Losses from online banking fraud have fallen for the second year in a row, according to the UK Cards Association.
From January to June 2011, £16.9m was lost in online banking fraud for UK-issued cards, down from £24.9m in the same period last year, the payments industry trade body said in a statement on Wednesday (PDF). These figures compare favourably to £39m lost between January and June 2009.
Online banking fraud can happen through phishing — where hackers forge emails or spoof websites in the hope of tricking users into divulging sensitive information. Other common banking fraud involves hackers sending infected attachments or encouraging users to visit malicious websites, to load information-stealing Trojans such as Zeus and SpyEye.
Increased computer security awareness from customers, plus banks' use of fraud detection software, have led to this fall, said the UK Cards Association (UKCA). Many banks use behavioural anomaly software that charts suspicious activity on a card.
While losses have fallen, the number of phishing websites targeting UK users has sharply increased. From January to June 2007, UKCA logged 7,224 such websites. Phishing websites frequently get taken down, yet in the same period in 2011 the number had increased to 37,198.
Low-tech card crime such as cheque fraud has grown. Nevertheless, in general, losses from high-tech fraud have been falling, said UKCA. In the half year from the beginning of 2011, internet, phone and card-not present fraud was £109.2m, down year-on-year from £118.2m. In 2008, from January to June, loss from this type of fraud was £163.9m.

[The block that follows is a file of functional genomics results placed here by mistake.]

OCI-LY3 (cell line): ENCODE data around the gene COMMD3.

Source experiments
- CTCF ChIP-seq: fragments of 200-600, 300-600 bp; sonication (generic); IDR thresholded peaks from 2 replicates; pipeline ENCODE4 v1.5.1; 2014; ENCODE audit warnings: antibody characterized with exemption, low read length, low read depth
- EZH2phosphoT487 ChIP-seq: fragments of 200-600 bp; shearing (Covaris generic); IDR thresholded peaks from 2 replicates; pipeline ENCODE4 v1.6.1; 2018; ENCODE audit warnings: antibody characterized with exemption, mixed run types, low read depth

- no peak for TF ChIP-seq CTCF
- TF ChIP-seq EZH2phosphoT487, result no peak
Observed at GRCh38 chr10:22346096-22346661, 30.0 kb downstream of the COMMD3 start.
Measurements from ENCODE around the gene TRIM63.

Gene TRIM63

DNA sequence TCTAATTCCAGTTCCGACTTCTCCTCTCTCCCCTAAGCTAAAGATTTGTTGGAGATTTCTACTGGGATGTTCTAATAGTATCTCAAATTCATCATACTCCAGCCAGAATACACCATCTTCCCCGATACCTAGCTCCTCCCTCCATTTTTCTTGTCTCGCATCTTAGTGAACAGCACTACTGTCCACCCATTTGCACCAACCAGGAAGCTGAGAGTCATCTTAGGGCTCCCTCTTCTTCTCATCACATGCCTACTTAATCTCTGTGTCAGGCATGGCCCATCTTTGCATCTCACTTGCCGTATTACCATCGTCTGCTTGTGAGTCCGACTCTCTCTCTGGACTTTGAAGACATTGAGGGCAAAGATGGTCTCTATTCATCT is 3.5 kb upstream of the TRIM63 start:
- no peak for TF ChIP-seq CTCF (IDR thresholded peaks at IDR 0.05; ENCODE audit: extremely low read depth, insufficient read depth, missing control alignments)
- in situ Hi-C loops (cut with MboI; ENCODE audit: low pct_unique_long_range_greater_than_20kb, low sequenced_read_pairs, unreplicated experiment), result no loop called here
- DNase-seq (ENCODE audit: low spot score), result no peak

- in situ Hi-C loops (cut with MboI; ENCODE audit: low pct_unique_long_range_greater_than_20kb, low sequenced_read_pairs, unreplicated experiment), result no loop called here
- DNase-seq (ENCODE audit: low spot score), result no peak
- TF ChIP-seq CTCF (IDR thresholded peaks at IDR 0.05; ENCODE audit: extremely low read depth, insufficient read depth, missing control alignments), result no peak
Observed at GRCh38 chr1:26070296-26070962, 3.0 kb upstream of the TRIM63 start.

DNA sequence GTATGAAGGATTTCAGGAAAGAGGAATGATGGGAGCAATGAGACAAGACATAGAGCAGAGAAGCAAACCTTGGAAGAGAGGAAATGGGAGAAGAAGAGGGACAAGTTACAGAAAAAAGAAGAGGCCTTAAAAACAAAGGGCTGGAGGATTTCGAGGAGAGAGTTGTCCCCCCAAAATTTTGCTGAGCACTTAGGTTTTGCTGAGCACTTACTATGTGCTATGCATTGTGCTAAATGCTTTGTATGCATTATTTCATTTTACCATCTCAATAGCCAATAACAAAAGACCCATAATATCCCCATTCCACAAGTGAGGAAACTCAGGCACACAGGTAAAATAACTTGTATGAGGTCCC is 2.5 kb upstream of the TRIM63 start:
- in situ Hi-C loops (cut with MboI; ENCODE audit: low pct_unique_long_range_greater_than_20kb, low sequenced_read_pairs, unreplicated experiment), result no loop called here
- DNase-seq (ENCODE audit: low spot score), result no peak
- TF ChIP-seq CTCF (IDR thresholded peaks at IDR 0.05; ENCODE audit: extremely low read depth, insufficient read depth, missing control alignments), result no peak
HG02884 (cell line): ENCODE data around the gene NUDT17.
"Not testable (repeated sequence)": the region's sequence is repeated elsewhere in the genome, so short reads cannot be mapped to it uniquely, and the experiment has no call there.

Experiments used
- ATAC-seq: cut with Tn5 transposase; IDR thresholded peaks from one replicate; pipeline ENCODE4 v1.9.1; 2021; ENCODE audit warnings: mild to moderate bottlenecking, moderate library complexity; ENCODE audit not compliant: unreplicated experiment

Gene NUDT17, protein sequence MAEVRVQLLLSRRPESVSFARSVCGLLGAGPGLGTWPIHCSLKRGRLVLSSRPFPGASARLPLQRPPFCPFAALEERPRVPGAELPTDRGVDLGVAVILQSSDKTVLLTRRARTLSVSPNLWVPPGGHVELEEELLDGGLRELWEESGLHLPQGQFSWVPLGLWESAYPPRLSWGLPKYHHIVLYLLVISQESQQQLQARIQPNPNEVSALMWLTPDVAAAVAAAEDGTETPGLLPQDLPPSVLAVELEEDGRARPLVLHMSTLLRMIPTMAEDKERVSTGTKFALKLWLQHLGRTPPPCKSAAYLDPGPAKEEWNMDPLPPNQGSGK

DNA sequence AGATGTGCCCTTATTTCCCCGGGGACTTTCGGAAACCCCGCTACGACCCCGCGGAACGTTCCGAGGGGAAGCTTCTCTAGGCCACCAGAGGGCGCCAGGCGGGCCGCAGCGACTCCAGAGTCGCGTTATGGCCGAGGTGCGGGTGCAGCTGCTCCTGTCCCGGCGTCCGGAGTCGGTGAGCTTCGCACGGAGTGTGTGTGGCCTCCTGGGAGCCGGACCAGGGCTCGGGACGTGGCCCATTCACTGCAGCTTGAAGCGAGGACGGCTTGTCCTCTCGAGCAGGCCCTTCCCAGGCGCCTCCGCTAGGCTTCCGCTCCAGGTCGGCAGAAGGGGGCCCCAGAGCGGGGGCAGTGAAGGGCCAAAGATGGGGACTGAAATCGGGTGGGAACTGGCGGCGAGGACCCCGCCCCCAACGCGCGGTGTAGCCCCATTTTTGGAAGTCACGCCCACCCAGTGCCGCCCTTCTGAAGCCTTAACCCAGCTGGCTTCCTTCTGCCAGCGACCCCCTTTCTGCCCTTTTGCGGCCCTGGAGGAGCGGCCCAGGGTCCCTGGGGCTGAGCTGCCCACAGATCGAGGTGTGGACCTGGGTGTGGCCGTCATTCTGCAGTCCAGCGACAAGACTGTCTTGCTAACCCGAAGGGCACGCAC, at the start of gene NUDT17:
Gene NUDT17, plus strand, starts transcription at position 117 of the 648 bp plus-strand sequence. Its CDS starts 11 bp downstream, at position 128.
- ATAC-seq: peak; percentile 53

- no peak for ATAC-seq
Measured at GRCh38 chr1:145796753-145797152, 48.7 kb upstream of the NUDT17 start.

The number of cases of card fraud has also been falling since 2008, according to the latest UKCA figures. While no half yearly incident figures were available for 2011, a UKCA spokesman told ZDNet UK on Thursday, yearly figures are falling. In 2010, there were 0.96 million card fraud incidents, compared with 1.13 million cases in 2009 and 1.4 million in 2008.
Counterfeit fraud using skimmed or cloned cards has also been falling steadily since 2008. In 2008, half yearly counterfeit card fraud losses were £88.8m, down to £18.0m for January to June 2011. Card identity theft has gone down 23 percent year-on-year.
Online banking losses are starting to be stemmed in Europe through a number of factors, including closer working relationships between security vendors and banks, according to Trend Micro security solutions architect Rik Ferguson.
"There are agreements between financial institutions and security companies to offer customers security software at low or no cost to the customer, and developments in security software have helped," said Ferguson. "More real-time, dynamic updates have helped."
Security initiatives such as two-factor authentication and businesses paying closer attention to security standards may also have had an impact, said Ferguson.
Criminals were responding with greater numbers of information-stealing Trojans, and by pursuing more diverse data, Ferguson added.
"We've seen Zeus botnets not just stealing financial information, but email accounts, FTP accounts and social-networking information. These all lead to different ways of making money through crime," said Ferguson.
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